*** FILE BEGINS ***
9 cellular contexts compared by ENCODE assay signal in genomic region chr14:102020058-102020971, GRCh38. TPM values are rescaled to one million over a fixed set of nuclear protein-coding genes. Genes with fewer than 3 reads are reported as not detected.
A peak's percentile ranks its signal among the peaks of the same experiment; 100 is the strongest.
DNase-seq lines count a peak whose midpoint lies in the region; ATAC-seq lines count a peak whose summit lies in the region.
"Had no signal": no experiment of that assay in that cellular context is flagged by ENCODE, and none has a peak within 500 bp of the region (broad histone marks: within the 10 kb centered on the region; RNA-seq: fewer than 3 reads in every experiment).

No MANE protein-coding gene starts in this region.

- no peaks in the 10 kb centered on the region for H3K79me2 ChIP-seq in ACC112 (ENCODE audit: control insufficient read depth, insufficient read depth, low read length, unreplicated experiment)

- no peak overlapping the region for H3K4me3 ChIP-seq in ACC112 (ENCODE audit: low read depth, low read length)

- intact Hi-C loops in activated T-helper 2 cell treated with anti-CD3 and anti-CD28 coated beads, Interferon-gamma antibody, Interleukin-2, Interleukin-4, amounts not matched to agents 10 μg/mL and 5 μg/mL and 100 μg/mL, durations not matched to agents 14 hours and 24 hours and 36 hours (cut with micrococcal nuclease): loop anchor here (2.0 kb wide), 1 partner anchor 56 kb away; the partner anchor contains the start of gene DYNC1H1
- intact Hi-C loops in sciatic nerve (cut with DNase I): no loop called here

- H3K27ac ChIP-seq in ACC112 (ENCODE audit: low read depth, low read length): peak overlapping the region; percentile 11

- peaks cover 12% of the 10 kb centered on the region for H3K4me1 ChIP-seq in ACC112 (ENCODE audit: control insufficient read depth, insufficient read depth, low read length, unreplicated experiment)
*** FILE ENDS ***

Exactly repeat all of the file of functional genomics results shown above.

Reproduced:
9 cellular contexts compared by ENCODE assay signal in genomic region chr14:102020058-102020971, GRCh38. TPM values are rescaled to one million over a fixed set of nuclear protein-coding genes. Genes with fewer than 3 reads are reported as not detected.
A peak's percentile ranks its signal among the peaks of the same experiment; 100 is the strongest.
DNase-seq lines count a peak whose midpoint lies in the region; ATAC-seq lines count a peak whose summit lies in the region.
"Had no signal": no experiment of that assay in that cellular context is flagged by ENCODE, and none has a peak within 500 bp of the region (broad histone marks: within the 10 kb centered on the region; RNA-seq: fewer than 3 reads in every experiment).

No MANE protein-coding gene starts in this region.

- no peaks in the 10 kb centered on the region for H3K79me2 ChIP-seq in ACC112 (ENCODE audit: control insufficient read depth, insufficient read depth, low read length, unreplicated experiment)

- no peak overlapping the region for H3K4me3 ChIP-seq in ACC112 (ENCODE audit: low read depth, low read length)

- intact Hi-C loops in activated T-helper 2 cell treated with anti-CD3 and anti-CD28 coated beads, Interferon-gamma antibody, Interleukin-2, Interleukin-4, amounts not matched to agents 10 μg/mL and 5 μg/mL and 100 μg/mL, durations not matched to agents 14 hours and 24 hours and 36 hours (cut with micrococcal nuclease): loop anchor here (2.0 kb wide), 1 partner anchor 56 kb away; the partner anchor contains the start of gene DYNC1H1
- intact Hi-C loops in sciatic nerve (cut with DNase I): no loop called here

- H3K27ac ChIP-seq in ACC112 (ENCODE audit: low read depth, low read length): peak overlapping the region; percentile 11

- peaks cover 12% of the 10 kb centered on the region for H3K4me1 ChIP-seq in ACC112 (ENCODE audit: control insufficient read depth, insufficient read depth, low read length, unreplicated experiment)